Some genres you just kind of roll into. Fantasy was that for me. Other genres scare you. And other genres same very appealing but you just don’t know where to start. I’ve heard this a lot with people that like Young Adult Fantasy but aren’t sure where to start with Adult Fantasy. So since I read quite a bit of fantasy I listed a few fantasy that I think can be great places to start.
Of course I haven’t read everything and I am sure there are some great other series you could start with but for now I thought I’d share a few that came to mind straight away in a few different subgenres.
Linking this up with the month long fun Wyrd and Wonder fantasy event.
High and Epic Fantasy
High or Epic Fantasy is defined by the epic nature of the setting, themes, plot or its characters.
Farseers Trilogy by Robin Hobb
Robin Hobb is one of the biggest known names in the fantasy genre. This is her first trilogy set in the Realm of Elderlings, and probably the less lengthy one. The page length in these books build up from under 500 to just over 700 in the last one. I think that makes the trilogy more approachable. Also this trilogy is so easy to read through as you don’t have to deal with many different point of views. You just follow Fitz who is a pleasure to read about. Adding onto that, Hobb is a master in worldbuilding and character relationships. I can’t imagine a better introduction to (high) fantasy.
The Riyria Chronicles by Michael J. Sullivan
A lengthier series (though these days you can only get them in the bind-ups unless you read a translated version) to start but once you start the books you fly through them. These are perhaps a bit more predictable than some other fantasy series but still a great point to start as it touches on various aspects of fantasy like polital intrigues and so on. It slowly builds out the world beyond the kingdom where everything starts. The books are also written with an easy flow that makes you fly through them. They are just super approachable. Also a great place to start if you want to make the jump from young adult to adult fantasy but worry that adult is going to be too much with many different point of views (this is something I’ve seen quite a few people say).
Contemporary and Urban Fantasy
Contemporary Fantasy is set in present time (or the present time of the author) and in our own world. Urban fantasy is the same with the difference that it is specifically set in a city or a densely populated area.
Bones and Bourbon by Dorian Graves
Bones and Bourbon is so far the only installment to the adventures of the Gallows brothers. It is a paranormal contemporary fantasy which offers some of the more unknown and less used creatures to create a gritty world. Especially if the standard creatures don’t appeal to you to try, try out this one. It has huldra, demon possessions and not so nice unicorns. Also this book has some great lgbtq+ rep, including a transgender character.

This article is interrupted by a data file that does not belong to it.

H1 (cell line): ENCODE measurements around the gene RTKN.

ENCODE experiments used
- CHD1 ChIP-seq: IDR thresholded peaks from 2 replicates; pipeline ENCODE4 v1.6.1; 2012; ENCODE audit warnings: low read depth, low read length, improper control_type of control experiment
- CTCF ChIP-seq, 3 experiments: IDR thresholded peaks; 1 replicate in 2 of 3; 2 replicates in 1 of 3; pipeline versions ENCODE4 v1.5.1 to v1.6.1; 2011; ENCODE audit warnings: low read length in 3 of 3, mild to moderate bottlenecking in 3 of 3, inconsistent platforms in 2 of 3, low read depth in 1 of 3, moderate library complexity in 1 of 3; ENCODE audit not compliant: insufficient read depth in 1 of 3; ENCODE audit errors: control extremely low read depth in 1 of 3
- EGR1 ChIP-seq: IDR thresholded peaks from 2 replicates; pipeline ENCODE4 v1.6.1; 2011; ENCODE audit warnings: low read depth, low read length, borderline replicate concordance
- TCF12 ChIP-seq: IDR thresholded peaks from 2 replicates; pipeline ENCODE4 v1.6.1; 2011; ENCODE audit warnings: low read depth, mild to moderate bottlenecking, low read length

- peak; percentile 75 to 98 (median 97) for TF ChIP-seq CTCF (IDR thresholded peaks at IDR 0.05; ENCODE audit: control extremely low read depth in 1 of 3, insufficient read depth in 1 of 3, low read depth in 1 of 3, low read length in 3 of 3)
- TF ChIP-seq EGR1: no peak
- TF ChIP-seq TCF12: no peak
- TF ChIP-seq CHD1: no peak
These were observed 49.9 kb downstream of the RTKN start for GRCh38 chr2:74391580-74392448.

Fever by Karen Marie Moning
While I have my problems with this series, I can’t deny that this is just a very classical urban fantasy and as such it is a good point to start into this subgenre. Faeries and romance. While the series currently stands at 10 released books you can stop this series after the first 5 as that rounds up the initial arc of this series quite well. They are also easy and fly through books. Warnings for sexual assault.
Historical Fantasy are stories set in a certain time period of our past that adds a fantasy element to the world.
Witchmark (Kingston Cycle 1) by C.L. Polk
With its sequel set to be released in 2020 this one is great to start now. More of a historical fantasy, based on Edwardian England, it tackles veterans returning with PTSD in the background. It is an easy to settle in book with very loveable characters that makes it a great start to adult fantasy.
Winternight Trilogy by Katherine Arden
Historical fiction is often something I struggle with but this historical fantasy completely and easily sold me over. It is incredibly character driven combined with some great Russian folklore and belief system. For that I think this can be a great start to those that like strong and flawed characters with some introspective text.
Sorcerer Royal by Zen Cho
I think the Sorcerer Royal are great books to start historical fantasy with like how Witchmark is. Instead of stepping into the normally very white minded historical fantasies, this book features a poc main character who is amazingly soft hearted. The second book was recently released and so now is a great place to start.